Sara Walraven, director of the CASA Clubhouse. (Photo by Jym Wilson)

To read this story, please sign in with your email address and password.

You've read all your free stories this month. Subscribe now and unlock unlimited access to our stories, exclusive subscriber content, additional newsletters, invitations to special events, and more.


Not even a year old, the new CASA Clubhouse is serving more kids in foster care and providing more types of services than its creators ever imagined.

The CASA Clubhouse is located at 627 N. Glenstone Ave. and opened in July of 2023. It is the first of its kind in Missouri and the third CASA Clubhouse in the nation. CASA stands for Court Appointed Special Advocates. CASA of Southwest Missouri provides volunteers who meet with children who have fallen into the Missouri court system, create bonds of trust and advocate for children in court.

In its first six months, the Clubhouse in Springfield served about 850 foster kids.

“I knew the need was great, but the amount of children that have used our facility already in the short amount of time that we’ve been open in a year,” said Laura Farmer, executive director of CASA of Southwest Missouri, “that has been the most surprising and, I think, inspiring thing in a lot of ways to me.

“And just the feedback we get from our families, the feedback that we get from our kiddos,” Farmer continued. “They absolutely love this place. They come here one time and they’re uncertain about what it is. And then they want to keep coming back.”

What is CASA of Southwest Missouri?

Court Appointed Special Advocates of Southwest Missouri — better known as CASA — is a nonprofit organization whose mission is to recruit, train and support community volunteers who assist the court in protecting the best interests of children and teens in foster care in Greene, Christian and Taney counties.

CASA volunteers are vetted, trained and then matched with a child or sibling group in foster care to spend time with the child, get to know them and their family situation and then advocate for them in family court. CASAs generally spend 4-5 hours a month with their child or sibling groups and also attend court hearings.

The Risdal Family Clubhouse was part of CASA of Southwest Missouri’s 2022 campaign to create a new headquarters on the southwest corner of Chestnut Expressway and Glenstone Avenue, in buildings formerly occupied by the Council of Churches of the Ozarks. The Clubhouse is located just feet away from CASA’s new administration building.

The media room for older users of the services at CASA Clubhouse features, video games and age-appropriate movies. (Photo by Jym Wilson)

The Clubhouse offers private spaces for CASA visits and meetings between advocates and foster children. It has visitation rooms for foster kids and their biological families that have adjoining observation spaces for supervision, as well as a large kitchen for family meals or cooking lessons for older children. There's a room with tables for games, puzzles and crafts, as well as a media room for game play.

When it first opened, the Clubhouse offered services to children in foster care who were matched with a CASA volunteer.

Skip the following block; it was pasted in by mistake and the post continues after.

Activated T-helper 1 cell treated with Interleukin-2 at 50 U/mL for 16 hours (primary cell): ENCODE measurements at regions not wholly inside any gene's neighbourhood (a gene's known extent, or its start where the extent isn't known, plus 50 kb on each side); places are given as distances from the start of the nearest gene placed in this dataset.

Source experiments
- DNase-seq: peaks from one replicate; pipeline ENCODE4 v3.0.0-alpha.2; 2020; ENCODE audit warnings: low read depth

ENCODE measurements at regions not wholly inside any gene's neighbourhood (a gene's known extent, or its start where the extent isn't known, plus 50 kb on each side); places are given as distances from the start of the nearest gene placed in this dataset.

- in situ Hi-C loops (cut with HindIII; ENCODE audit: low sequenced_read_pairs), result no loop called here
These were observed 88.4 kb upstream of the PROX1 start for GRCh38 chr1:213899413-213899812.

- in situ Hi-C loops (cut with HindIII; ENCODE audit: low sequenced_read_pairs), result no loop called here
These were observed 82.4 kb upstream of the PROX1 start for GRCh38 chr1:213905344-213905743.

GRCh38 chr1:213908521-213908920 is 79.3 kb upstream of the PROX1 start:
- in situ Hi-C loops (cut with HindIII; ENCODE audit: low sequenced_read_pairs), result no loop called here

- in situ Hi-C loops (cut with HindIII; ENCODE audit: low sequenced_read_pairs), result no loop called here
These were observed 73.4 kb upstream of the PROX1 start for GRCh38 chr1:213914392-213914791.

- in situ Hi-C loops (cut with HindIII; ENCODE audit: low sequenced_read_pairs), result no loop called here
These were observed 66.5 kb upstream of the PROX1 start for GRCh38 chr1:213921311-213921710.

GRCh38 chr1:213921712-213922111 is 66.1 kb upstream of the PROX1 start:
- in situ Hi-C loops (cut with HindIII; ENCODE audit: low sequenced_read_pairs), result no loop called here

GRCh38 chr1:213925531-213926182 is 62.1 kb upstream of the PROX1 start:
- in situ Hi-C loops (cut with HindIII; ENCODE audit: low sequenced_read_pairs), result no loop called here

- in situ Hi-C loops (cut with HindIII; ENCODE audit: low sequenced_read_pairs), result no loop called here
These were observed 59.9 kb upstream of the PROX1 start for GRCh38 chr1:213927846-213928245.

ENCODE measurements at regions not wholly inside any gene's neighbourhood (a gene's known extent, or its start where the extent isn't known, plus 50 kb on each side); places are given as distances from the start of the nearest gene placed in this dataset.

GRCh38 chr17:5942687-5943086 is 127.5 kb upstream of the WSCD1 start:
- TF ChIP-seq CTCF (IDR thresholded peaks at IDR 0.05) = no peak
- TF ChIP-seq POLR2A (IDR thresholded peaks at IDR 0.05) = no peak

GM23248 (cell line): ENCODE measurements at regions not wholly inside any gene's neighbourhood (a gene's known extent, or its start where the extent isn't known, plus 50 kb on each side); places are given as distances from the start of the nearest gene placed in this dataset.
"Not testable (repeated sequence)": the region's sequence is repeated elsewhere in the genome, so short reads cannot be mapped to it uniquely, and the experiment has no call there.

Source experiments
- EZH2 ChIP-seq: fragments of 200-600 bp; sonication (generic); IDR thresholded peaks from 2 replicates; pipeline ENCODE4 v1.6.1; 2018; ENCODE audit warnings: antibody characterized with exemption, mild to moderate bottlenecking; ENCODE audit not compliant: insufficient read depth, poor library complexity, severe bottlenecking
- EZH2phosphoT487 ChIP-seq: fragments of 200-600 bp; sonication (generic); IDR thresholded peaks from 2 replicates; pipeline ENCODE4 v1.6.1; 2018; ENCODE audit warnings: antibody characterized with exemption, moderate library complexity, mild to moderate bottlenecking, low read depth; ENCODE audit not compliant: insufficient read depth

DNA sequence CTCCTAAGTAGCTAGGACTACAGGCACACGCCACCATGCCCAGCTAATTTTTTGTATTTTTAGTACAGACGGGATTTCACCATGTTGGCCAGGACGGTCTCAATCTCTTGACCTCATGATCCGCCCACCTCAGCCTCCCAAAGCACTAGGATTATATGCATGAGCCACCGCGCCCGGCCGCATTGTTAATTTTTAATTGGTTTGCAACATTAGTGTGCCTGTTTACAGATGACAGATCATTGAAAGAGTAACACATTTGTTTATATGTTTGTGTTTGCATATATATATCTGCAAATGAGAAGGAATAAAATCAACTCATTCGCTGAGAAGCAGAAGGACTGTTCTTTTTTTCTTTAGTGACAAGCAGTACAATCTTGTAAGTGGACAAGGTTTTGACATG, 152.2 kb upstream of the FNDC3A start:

However, there are currently about 1,300 children in foster care in Greene, Christian and Taney counties. Of those kids, only about 460 are being served by the CASA volunteer program due to a need for more volunteers.

Because there are so many foster kids still waiting for a CASA, administrators soon decided to open the Clubhouse to all kids in foster care.

“We don’t have enough CASAs for every kid and we want to help all the kids as much as we can who are in foster care,” said Sara Walraven, director of the CASA Clubhouse.

The Clubhouse went from hosting maybe four or five family visits a day during the first month it was opened to now hosting as many as 40-50 visits a day.

This is in the Family club house at CASA's new facility that opened its doors on May 23, 2023. (Photo by Shannon Cay)

Community partners offer a variety of educational opportunities to foster kids and families at the Clubhouse. For example, the University of Missouri Extension Office offers cooking classes on a range of topics and for teens and young children. Central Bank offers its ProsperU budgeting and financial literacy classes.

Staff members from the Springfield-Greene County Library District come to the Clubhouse once a month to rotate books and craft kits. As it turns out, those craft kits have turned out to be a favorite activity for parents working to be reunified with their children in foster care.

Library’s craft kits help parents, children reconnect

One on the new partnerships happening at the Clubhouse is with Family Treatment Court.

Family Treatment Court is a voluntary specialized court program that works with parents and children who are involved with the Greene County Children’s Division (CD) as a result of child abuse or neglect directly related to parental substance abuse.

Part of the Family Treatment Court program includes completing a 12-week curriculum called Celebrating Families, which is being offered at the CASA Clubhouse.

“The parents and the children come together. They do some family activities, and then they separate where the kiddos get to do some activities here in the Clubhouse,” Farmer explained. “And then the parents get their substance abuse treatment and support. And then they come back for a family meal.

Laura Farmer, executive director of CASA. Photographed in Springfield, MO on Tuesday April 9, 2024. (Photo by Jym Wilson)

“All of that’s happening here at the Clubhouse,” she said. “Those craft kits are so helpful, especially for our parents who are, you know, maybe they’re parenting sober for the first time and they really don’t know how to engage with kids. They can be nervous about it. (The craft kits) are like, ‘Here’s the steps. Here’s what you do.’ And it just helps to kind of break the ice and build that connection that needs to be rebuilt.”

A kinder entry into foster care

Before the Clubhouse opened, children coming into foster care in Greene County were first brought to the Children’s Division offices on the square in downtown Springfield, where they might be stuck in a small, uninviting room for hours as a case worker tried to find a foster home placement for them. Because kids are often removed from homes in the middle of the night, walking through downtown Springfield into a high-rise building can be pretty scary for children.